Zombies are definitely coming back from the dead in 2019. Resident Evil 2 recently reminded us how much we miss claustrophobic corridors filled with bloodthirsty undead while Days Gone looks set to be one of the biggest games of the year.
NetEase is leading the zombie resurgence on mobile though with LifeAfter, a post apocalyptic survival game that combines the action and tension of PUBG with the craftiness of Minecraft.
The game pulls no punches right from the start, with you involved in a tense gunfight on the back of a pickup against some alarmingly fast undead. After fighting them off the pickup crashes, sending you flying into the wilderness.
Cue a terrifying chase sequence in which you’ll outrun the undead long enough to meet a fellow survivor who teaches you the basics.
You’ll scavenge for resources to make a simple machete before locating your adorable doggie companion who leads you to a hut. Safety at last? Not quite. The zombies find you and force you to run again, at which point you witness some kind of giant mutated creature that could swallow you whole – and then some.
You’ll then meet a few stranded survivors, beg them to let you fix and use your helicopter, then make a quick escape by air. Well, you would if that giant mutant didn’t pluck it out of the air and chuck you into a river, at which point the real adventure begins.
We were first impressed with the robust character customisation options, which greet you as soon as you open the game. We could create any type of character we wanted, including face, hair, and clothes. Heck, you can even customise your pet dog, from its breed to the colour of its fur.
LifeAfter doesn’t get in the way of you playing however you want to either. Right from the bat you can choose whether or not you want to complete the tutorial. You can then either start your story solo, or send a friend an invitation code that allows you to play together over the internet. Not only that, but a friend can join you at any time within the game with a simple tap of a button, so you’re not limited to the option you pick at that moment.
The presentation is also top notch – and that includes the menu screens. All of the options we mentioned in our previous paragraph? You tweak them on a rustic table in first person, which is a nice twist and helps seat the scene right from the beginning. The in-game graphics are also very impressive, reminiscent of a PS3-era action game. That’s likely to ensure LifeAfter works on as many devices as possible, as you get the feeling that it could have been bumped up to PS4 level if NetEase wished it.
Console-style games are often difficult to pull off without a controller on mobile, but we reckon NetEase has done the best they could. The virtual buttons are kept to a minimum, with a joystick, shoot, crouch, and swap weapon buttons. There’s even some nifty context-sensitive buttons that only appear when you need them, like reloading or opening doors.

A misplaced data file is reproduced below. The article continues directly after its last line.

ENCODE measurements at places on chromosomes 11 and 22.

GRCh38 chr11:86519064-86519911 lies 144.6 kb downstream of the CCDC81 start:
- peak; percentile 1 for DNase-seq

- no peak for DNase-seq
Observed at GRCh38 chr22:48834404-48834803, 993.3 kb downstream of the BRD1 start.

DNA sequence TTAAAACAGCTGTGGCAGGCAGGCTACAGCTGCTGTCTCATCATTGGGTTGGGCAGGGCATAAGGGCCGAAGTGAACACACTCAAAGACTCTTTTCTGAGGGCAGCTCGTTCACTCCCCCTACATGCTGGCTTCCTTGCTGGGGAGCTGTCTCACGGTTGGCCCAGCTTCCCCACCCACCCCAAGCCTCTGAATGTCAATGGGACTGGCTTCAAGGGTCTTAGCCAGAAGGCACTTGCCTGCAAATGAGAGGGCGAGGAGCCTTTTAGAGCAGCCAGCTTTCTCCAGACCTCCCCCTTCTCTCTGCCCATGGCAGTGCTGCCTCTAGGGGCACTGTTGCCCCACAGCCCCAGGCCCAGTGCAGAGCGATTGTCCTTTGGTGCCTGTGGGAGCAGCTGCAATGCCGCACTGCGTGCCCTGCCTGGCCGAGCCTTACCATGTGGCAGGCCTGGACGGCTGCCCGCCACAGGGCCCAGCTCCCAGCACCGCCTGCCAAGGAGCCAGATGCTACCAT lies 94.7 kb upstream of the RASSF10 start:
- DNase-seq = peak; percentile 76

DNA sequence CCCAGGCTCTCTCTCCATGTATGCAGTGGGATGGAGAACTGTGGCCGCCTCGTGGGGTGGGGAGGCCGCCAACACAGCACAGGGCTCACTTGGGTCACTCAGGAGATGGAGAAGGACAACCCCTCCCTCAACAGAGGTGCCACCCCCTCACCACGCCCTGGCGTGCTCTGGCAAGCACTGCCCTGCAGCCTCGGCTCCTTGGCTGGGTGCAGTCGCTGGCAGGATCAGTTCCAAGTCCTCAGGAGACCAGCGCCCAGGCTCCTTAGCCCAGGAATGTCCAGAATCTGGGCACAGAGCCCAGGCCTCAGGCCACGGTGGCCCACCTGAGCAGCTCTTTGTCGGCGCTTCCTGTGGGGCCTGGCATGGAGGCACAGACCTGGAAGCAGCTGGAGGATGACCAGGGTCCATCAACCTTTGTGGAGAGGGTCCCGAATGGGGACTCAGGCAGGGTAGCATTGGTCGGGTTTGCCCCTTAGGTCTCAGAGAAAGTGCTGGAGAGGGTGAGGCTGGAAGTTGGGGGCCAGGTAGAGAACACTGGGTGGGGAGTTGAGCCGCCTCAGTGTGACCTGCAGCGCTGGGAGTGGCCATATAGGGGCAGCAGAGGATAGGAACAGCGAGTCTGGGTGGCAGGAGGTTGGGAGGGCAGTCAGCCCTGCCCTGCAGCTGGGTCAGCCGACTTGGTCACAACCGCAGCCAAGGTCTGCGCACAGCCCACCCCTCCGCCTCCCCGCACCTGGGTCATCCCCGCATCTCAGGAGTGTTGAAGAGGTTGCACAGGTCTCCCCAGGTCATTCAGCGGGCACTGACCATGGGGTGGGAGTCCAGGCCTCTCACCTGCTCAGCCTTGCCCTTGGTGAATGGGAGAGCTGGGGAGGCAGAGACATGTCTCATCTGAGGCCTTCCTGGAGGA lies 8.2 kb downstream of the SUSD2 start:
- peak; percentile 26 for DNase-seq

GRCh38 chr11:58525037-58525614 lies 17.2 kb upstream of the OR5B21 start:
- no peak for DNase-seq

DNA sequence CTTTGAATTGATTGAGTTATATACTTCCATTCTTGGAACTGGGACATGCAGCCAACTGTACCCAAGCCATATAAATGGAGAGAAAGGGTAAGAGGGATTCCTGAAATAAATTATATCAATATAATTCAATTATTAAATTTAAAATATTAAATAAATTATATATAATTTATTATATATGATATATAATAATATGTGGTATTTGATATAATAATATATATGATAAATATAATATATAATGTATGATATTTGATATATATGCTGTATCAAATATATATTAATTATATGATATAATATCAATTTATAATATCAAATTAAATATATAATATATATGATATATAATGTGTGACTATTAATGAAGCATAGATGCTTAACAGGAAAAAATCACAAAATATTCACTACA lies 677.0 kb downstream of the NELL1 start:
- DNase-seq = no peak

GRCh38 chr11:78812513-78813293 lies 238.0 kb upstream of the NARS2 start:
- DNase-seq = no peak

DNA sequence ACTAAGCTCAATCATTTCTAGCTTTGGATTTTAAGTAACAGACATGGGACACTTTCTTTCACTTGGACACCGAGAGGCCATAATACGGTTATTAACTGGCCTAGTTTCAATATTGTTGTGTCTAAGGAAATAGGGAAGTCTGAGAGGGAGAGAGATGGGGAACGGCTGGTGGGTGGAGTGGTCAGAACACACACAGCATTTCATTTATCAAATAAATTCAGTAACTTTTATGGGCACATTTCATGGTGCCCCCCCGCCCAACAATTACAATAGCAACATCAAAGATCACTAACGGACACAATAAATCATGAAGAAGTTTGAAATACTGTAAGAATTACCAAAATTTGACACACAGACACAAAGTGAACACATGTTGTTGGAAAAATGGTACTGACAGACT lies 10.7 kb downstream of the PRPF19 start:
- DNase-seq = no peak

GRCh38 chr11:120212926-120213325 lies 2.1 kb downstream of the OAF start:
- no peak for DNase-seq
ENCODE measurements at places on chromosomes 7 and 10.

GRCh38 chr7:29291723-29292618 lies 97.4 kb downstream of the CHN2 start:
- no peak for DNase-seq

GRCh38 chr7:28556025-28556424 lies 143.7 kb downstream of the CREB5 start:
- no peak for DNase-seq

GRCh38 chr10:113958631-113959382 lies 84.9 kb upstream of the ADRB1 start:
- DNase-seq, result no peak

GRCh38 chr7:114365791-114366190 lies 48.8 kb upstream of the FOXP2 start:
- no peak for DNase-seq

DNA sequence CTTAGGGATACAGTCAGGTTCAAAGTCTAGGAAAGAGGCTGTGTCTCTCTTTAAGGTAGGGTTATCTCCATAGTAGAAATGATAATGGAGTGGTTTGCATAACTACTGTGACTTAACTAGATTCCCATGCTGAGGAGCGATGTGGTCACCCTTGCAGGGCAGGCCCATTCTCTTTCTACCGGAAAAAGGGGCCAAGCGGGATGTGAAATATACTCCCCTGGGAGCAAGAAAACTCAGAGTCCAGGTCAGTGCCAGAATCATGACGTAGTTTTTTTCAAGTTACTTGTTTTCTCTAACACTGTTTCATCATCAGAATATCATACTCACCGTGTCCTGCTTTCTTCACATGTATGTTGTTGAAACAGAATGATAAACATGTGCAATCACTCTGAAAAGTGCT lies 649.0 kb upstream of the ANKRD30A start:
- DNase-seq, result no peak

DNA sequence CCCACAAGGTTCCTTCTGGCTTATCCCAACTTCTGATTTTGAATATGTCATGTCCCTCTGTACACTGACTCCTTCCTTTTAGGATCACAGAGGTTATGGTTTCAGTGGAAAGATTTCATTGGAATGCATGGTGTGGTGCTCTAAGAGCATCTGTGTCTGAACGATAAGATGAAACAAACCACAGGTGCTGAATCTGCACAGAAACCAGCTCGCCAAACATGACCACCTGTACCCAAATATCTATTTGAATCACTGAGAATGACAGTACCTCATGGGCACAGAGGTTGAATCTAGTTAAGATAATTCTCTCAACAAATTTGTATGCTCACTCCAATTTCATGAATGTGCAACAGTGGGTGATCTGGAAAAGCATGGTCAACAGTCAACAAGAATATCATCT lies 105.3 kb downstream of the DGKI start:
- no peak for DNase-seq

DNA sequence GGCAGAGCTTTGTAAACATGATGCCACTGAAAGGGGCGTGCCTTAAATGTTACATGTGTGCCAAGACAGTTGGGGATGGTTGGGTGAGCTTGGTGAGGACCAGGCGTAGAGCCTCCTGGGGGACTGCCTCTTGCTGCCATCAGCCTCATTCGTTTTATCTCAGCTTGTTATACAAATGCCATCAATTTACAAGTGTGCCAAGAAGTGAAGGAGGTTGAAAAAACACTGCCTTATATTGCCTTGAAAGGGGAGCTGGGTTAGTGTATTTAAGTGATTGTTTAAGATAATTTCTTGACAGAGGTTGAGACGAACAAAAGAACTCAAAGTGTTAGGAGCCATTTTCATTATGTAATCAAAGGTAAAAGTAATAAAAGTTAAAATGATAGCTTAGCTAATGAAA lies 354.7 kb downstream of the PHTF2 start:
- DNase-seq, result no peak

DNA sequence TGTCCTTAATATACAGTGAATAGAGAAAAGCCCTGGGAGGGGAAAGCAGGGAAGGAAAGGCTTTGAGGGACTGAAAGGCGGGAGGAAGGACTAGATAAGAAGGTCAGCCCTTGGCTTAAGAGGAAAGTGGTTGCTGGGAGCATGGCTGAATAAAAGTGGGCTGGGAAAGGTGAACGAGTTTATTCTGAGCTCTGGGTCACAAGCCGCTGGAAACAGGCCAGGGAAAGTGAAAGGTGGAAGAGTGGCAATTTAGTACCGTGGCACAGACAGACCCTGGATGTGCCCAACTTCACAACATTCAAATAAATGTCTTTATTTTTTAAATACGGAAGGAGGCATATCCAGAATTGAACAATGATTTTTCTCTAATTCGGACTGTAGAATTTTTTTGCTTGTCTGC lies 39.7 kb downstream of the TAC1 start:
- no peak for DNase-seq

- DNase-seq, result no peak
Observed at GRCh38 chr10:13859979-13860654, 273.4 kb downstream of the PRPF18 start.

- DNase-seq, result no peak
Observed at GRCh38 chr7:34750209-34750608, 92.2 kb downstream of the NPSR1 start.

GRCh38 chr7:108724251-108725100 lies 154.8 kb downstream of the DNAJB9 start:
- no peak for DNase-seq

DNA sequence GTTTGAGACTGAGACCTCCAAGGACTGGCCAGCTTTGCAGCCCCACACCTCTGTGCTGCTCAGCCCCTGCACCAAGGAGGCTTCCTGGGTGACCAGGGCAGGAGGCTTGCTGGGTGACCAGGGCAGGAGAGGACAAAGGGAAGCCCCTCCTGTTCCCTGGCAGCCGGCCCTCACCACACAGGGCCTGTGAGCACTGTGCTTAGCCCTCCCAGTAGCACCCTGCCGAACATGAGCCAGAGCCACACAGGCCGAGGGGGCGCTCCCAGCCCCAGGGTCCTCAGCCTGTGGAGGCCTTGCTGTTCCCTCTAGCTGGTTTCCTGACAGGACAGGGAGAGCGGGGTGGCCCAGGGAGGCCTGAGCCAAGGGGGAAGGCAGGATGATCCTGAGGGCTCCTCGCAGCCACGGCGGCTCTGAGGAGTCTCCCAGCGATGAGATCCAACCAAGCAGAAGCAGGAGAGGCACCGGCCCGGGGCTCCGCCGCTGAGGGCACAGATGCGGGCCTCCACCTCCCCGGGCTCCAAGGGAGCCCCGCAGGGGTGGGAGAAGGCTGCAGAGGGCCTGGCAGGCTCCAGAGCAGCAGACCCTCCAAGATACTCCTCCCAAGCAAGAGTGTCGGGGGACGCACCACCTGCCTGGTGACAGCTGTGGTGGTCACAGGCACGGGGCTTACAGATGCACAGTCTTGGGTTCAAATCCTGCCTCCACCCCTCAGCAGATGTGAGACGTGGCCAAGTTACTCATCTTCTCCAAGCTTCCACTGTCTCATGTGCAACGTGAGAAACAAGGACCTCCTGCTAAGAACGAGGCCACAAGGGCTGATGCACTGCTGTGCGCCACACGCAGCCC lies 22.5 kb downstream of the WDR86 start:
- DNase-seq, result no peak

Finally, we were impressed with the crafting system, which was kept mercifully simple. In another nice presentational touch, your character actually whips out a tablet device whenever you try to craft something. Here you can see all of the recipes you can craft, and the resources that you need to craft them. You can filter these by types, like Tools, Weapons, and Ammo and swap between a simplified, or more complex, menu.
You can also queue up to five crafting items at once, freeing you up to get on with more fun activities like slaying zombies, setting up defenses, and scavenging for resources.
While LifeAfter is a generally impressive experience – particularly on mobile – there’s an unmistakable level of oddness that stifles the immersion. There are some lovely animations for actions like chopping down trees or picking away at rocks but then other simple actions go entirely without. Cutscenes that end on a dramatic note like falling out of a helicopter into a river lose their impact when you just appear by the side of the river as nothing happened.
This extends to the combat too. While there are some wonderful melee animations, they lack any real impact. The same goes for guns. If you hit a zombie with a shotgun right in the face, you expect some level of gore or, at the very least, for the zombie to react to it. Many times though, our zombie continued to shamble forward unscathed for a few seconds before it realized it was actually dead this time.
Very few people are likely playing this for the story, but those that do will likely feel disappointed at the dialogue. While we really appreciate the effort NetEase has made to give us dialogue options, the actual text itself is unrealistic and, quite frankly, bad. More effort could have been put into the translation, which would probably have helped.
LifeAfter is an impressive survival game that is well worth playing for fans of the likes of Minecraft or PUBG. It successfully transports these types of experiences onto mobile, though not without a certain level of oddness.